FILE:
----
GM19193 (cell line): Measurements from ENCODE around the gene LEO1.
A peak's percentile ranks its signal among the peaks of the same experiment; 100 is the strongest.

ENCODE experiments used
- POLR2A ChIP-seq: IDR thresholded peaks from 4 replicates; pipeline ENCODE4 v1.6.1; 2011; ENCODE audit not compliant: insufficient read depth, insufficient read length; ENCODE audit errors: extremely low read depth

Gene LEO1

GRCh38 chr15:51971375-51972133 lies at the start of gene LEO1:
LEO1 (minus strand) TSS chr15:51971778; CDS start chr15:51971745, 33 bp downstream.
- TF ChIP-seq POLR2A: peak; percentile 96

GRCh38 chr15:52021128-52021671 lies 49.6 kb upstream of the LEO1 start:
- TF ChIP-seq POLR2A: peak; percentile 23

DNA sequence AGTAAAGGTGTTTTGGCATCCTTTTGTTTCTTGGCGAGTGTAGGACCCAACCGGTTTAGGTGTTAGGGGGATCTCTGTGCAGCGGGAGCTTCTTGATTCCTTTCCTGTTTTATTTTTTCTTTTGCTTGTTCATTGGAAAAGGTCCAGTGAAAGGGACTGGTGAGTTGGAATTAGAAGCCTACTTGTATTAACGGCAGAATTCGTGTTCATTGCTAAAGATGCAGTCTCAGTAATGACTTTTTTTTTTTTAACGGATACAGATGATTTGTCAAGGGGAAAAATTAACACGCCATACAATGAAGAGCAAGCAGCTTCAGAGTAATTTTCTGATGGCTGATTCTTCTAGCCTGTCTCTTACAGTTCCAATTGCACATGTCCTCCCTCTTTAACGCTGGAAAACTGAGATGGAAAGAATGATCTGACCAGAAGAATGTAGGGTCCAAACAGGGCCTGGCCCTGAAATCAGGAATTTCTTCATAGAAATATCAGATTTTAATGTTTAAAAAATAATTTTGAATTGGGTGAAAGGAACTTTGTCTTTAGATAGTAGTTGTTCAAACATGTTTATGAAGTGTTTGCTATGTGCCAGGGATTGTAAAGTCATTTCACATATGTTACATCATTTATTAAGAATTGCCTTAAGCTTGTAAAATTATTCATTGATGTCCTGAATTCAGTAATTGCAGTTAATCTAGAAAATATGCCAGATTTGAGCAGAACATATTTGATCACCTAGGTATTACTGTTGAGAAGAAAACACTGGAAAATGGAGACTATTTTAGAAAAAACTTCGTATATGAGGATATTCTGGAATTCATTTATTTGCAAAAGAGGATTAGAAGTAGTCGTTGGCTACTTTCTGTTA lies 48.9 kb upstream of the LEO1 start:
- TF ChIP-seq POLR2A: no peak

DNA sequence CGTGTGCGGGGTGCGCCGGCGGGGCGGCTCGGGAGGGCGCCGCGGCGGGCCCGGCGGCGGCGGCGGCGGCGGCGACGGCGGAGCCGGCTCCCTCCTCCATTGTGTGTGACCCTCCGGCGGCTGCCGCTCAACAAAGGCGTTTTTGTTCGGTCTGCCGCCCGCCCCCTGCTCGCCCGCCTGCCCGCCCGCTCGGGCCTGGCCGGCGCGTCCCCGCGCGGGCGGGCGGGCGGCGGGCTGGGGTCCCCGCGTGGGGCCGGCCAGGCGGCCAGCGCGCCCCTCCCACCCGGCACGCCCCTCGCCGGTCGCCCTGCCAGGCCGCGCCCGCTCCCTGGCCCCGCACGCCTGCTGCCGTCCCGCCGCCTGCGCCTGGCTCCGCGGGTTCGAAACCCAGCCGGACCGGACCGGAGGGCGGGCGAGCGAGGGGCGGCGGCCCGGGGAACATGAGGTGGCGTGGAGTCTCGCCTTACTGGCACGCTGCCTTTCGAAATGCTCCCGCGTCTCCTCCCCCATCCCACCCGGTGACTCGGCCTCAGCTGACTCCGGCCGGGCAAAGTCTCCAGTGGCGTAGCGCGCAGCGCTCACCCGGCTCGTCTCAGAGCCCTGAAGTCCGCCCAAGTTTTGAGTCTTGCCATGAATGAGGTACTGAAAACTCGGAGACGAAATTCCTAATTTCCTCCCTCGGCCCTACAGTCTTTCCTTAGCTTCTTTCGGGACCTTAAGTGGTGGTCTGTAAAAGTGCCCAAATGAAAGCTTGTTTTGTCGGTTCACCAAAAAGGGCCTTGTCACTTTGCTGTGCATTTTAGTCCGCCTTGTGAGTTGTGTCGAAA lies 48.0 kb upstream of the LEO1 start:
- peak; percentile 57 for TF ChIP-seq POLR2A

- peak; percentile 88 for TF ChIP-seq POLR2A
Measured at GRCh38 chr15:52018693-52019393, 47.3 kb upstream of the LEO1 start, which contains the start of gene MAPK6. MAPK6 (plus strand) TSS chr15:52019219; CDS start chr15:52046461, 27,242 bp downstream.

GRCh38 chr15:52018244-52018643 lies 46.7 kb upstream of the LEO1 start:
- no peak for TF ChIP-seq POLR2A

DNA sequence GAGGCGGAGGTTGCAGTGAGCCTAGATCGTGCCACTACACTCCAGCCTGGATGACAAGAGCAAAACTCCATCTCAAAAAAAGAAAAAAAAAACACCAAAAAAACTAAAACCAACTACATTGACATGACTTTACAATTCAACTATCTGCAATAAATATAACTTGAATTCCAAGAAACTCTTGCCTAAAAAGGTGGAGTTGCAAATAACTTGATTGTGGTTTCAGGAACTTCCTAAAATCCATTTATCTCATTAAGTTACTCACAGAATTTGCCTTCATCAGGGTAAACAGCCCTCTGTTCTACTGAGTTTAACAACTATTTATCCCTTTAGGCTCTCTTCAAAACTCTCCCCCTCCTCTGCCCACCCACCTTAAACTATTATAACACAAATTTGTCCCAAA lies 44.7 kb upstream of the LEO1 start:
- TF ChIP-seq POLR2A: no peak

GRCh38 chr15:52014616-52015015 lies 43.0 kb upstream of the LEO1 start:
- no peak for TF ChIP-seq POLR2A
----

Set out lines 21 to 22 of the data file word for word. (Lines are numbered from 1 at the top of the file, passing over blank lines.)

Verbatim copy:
GRCh38 chr15:52014616-52015015 lies 43.0 kb upstream of the LEO1 start:
- no peak for TF ChIP-seq POLR2A